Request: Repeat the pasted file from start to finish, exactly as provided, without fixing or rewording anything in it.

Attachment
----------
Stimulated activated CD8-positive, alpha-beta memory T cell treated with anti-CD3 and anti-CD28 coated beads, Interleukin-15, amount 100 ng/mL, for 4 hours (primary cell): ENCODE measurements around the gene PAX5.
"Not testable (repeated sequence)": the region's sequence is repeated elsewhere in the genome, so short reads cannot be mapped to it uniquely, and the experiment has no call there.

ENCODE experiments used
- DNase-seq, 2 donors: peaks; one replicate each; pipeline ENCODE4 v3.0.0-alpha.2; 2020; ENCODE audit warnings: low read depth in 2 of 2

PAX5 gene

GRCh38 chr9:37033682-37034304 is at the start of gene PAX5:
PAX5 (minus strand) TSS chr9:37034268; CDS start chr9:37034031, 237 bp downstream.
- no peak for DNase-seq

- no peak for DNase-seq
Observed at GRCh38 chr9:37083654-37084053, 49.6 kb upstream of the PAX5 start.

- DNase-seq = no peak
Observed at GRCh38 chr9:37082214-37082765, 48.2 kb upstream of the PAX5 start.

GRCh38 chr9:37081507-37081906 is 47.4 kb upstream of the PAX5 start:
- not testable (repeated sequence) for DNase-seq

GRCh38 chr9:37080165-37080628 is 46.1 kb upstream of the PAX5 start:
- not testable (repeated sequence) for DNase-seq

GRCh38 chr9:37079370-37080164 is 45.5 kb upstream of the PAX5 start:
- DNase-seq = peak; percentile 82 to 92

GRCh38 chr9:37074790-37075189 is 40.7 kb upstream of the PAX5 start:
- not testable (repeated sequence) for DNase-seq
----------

Stimulated activated CD8-positive, alpha-beta memory T cell treated with anti-CD3 and anti-CD28 coated beads, Interleukin-15, amount 100 ng/mL, for 4 hours (primary cell): ENCODE measurements around the gene PAX5.
"Not testable (repeated sequence)": the region's sequence is repeated elsewhere in the genome, so short reads cannot be mapped to it uniquely, and the experiment has no call there.

ENCODE experiments used
- DNase-seq, 2 donors: peaks; one replicate each; pipeline ENCODE4 v3.0.0-alpha.2; 2020; ENCODE audit warnings: low read depth in 2 of 2

PAX5 gene

GRCh38 chr9:37033682-37034304 is at the start of gene PAX5:
PAX5 (minus strand) TSS chr9:37034268; CDS start chr9:37034031, 237 bp downstream.
- no peak for DNase-seq

- no peak for DNase-seq
Observed at GRCh38 chr9:37083654-37084053, 49.6 kb upstream of the PAX5 start.

- DNase-seq = no peak
Observed at GRCh38 chr9:37082214-37082765, 48.2 kb upstream of the PAX5 start.

GRCh38 chr9:37081507-37081906 is 47.4 kb upstream of the PAX5 start:
- not testable (repeated sequence) for DNase-seq

GRCh38 chr9:37080165-37080628 is 46.1 kb upstream of the PAX5 start:
- not testable (repeated sequence) for DNase-seq

GRCh38 chr9:37079370-37080164 is 45.5 kb upstream of the PAX5 start:
- DNase-seq = peak; percentile 82 to 92

GRCh38 chr9:37074790-37075189 is 40.7 kb upstream of the PAX5 start:
- not testable (repeated sequence) for DNase-seq